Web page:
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When Too Much is Not Enough
Editors’ Roundtable
Column by DeWitt Cheng


Maurizio Cattelan, “Comedian,” 2019, banana and duct tape (left); Yevgeny Ivanovich Kamzolkin, Communist hammer and sickle design, 1923 (right)


In 1961, the conservative mandarin and pundit William F. Buckley wrote “Why Don’t We Complain,” an essay lamenting the indifference of Americans to mediocrity and slovenliness. Buckley had taken a New Year’s vow: “Henceforward I would conquer my shyness, my despicable disposition to supineness. I would speak out like a man against the unnecessary annoyances of our time.” I recently reread it, and — spoiler alert! — find resonances with our current political and cultural plight. 

 

But wait, you say: is there too much silent stoicism in the bitterly divided Trump era? Well, yes, in certain areas.

 

A few days ago, I traipsed over to the San Francisco Museum of Modern Art to catch “Soft Power,” an intriguingly named international exhibition of twenty-odd artists dealing the with the themes of history, memory and sociopolitics. Like other large thematic group shows presented lately — SFMOMA’s “China,” a modernist/postmodernist survey show a while back, and Berkeley Art Museums’ “Strange” show — it contained many works of great merit, some even unforgettable. My lament about these blockbusters, however, is that they are diluted by being too large and compendious. The bulk of so-so works dilute and overpower the effect of the better ones, like Michael Bloomberg’s ads drowning out their competitions through sheer volume.

 

Shows that try to be everything to everyone tend to end up less forceful or memorable than judiciously selected works from fewer and better artists. I suspect that one of the main factors explaining the curatorial sprawl is the current lack of consensus on what the most consequential art is and what makes it so. The expansion of aesthetic choices in art over the past fifty years has been fruitful, not only expanding the creative playing field, but also expanding visual art’s audience. It looks more like America now.

 

This expansion, so like the proliferation of digital media, has come with a dilution of power and effect, even as it has evolved into a $50+ billion dollar economic sector: the art industry. For many museum goers today, it is a mildly benevolent form of entertainment, bolstered by a patina of self-improvement and social benevolence. This conclusion lends credence to the prediction of cultural critic Alfred Kazin a half century ago that art would decline to the level of shopping or sports. Brave new world, alphas and betas! In our current fraught situation, can anyone plausibly defend Maurizio Cattelan’s $120,000 duct-taped banana at Art Basel, “Comedian,” so formally similar to the Communist hammer and sickle designed by Yevgeny Ivanovich Kamzolkin (1885–1957)?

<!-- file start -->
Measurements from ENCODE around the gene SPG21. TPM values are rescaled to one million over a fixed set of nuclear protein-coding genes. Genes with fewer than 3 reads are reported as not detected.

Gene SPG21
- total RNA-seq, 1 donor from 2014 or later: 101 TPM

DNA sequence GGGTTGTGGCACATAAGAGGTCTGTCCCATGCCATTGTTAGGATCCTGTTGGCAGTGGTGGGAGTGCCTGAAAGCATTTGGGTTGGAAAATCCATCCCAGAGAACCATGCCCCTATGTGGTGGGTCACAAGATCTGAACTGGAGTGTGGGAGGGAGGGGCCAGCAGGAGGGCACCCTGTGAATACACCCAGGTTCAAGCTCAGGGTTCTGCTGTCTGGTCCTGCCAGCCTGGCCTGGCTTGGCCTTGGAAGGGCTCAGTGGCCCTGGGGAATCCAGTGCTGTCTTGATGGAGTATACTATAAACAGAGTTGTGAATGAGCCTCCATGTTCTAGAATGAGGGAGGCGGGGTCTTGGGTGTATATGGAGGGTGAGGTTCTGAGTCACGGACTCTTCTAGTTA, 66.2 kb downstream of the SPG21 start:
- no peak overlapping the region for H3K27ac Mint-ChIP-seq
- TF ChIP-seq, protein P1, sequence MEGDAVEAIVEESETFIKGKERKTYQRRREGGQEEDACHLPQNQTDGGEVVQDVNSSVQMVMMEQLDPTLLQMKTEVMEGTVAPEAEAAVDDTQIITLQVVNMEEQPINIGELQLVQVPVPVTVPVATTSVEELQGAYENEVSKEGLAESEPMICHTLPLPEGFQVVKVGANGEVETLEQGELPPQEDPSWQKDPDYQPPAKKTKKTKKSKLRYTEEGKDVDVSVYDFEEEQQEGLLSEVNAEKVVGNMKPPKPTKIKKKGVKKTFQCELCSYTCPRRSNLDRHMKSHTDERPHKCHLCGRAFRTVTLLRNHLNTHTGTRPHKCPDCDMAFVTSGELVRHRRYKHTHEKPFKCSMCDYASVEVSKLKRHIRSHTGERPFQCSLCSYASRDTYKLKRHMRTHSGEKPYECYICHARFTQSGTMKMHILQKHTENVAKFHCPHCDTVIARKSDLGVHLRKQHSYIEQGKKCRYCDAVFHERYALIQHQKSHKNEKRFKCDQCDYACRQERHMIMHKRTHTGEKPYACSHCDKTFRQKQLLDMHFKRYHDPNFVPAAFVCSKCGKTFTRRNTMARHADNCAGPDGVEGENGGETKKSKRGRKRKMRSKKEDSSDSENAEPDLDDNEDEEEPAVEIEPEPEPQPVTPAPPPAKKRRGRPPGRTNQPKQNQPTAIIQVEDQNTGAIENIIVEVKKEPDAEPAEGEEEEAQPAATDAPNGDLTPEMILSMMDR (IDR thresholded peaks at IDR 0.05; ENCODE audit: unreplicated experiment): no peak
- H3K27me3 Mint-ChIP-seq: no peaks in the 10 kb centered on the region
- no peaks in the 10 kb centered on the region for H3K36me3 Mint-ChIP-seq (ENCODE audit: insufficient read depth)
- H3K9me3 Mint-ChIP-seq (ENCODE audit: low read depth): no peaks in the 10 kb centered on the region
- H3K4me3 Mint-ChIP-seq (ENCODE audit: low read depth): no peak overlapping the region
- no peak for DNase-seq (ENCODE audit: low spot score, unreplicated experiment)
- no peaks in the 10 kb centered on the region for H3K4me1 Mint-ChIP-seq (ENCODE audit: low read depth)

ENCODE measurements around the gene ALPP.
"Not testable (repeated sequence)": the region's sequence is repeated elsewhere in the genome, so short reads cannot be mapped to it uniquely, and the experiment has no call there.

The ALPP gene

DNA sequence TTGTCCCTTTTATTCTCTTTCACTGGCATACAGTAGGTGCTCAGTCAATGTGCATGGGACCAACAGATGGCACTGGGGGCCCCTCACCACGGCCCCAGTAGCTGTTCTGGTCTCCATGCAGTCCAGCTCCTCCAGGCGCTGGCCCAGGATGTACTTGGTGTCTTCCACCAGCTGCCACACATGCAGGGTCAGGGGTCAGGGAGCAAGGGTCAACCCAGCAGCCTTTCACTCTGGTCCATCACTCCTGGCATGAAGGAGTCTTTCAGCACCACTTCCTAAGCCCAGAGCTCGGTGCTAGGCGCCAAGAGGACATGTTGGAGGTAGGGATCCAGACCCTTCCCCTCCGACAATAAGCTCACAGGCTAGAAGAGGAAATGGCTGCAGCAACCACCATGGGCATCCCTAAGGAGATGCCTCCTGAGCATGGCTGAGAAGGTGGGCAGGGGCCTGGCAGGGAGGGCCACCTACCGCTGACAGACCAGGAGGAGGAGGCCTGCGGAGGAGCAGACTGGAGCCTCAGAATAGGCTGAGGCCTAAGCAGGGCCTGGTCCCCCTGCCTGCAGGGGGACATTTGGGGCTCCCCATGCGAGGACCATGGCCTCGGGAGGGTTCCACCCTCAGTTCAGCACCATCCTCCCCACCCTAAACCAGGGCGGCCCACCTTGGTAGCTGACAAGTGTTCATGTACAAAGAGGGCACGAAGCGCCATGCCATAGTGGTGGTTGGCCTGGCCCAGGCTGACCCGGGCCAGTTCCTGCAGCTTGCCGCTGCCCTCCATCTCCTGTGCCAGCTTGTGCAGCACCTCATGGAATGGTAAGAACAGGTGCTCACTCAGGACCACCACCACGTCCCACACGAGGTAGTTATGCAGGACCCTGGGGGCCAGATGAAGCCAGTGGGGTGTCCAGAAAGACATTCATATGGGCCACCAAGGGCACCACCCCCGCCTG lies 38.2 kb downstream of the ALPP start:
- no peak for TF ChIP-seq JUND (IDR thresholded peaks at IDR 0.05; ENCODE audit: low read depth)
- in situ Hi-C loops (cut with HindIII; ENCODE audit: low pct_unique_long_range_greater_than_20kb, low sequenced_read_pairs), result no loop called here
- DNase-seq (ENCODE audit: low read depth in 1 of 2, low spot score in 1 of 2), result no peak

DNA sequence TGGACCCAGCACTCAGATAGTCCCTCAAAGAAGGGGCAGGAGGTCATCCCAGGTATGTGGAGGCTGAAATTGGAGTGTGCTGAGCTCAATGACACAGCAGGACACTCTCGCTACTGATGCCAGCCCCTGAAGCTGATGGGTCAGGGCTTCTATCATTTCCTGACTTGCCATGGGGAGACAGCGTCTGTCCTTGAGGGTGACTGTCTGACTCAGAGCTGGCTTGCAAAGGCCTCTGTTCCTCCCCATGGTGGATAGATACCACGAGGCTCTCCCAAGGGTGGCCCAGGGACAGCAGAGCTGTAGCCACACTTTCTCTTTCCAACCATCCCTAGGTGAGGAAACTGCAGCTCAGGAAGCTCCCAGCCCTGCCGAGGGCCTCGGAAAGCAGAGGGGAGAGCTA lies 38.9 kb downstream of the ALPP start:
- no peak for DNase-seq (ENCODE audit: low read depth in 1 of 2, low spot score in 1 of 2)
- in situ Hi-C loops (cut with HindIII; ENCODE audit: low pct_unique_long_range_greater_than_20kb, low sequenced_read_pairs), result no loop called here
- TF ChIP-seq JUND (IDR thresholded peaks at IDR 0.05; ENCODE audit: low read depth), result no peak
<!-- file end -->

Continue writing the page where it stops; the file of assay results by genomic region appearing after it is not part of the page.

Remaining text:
Edgar Allan Poe wrote in “The Philosophy of Composition” about the need for an aesthetic “unity of effect” in a literary work of art. Nearly two hundred years later, after the creative destructions of one art history movement after another, there is still something to be said for works of art that say one thing, forcefully, over works that say many things, half-heartedly and notionally, relying on what we might call the Bloombergian shotgun effect. Can works of art and exhibitions be complex and contradictory? Of course they can, but not indiscriminately, as is the case with the omnium-gatherium blockbusters or surveys. Let curators curate from an understanding of individual artworks and a narrative through-line. Use the catalogue essays, commissioned at some expense, form the outline. Don’t set out to amuse or patronize audiences, or flatter our prejudices or ignorance. Educate us, challenge us, thrill us, astonish us. We demand it; we accept no substitutes. Shows with narrative theses and overarching ideas are also more interesting to review, I might add, than concatenations of objects that are not particularly connected aesthetically.

 

I give Buckley the last word: “I think the observable reluctance of the majority of Americans to assert themselves in minor matters is related to our increased sense of helplessness in an age of technology and centralized political and economic power. For generations, Americans who were too hot, or too cold, got up and did something about it. Now we call the plumber, or the electrician, or the furnace man. The habit of looking after our own needs obviously had something to do with the assertiveness that characterized the American family familiar to readers of American literature. With the technification of life goes our direct responsibility for our material environment, and we are conditioned to adopt a position of helplessness.”


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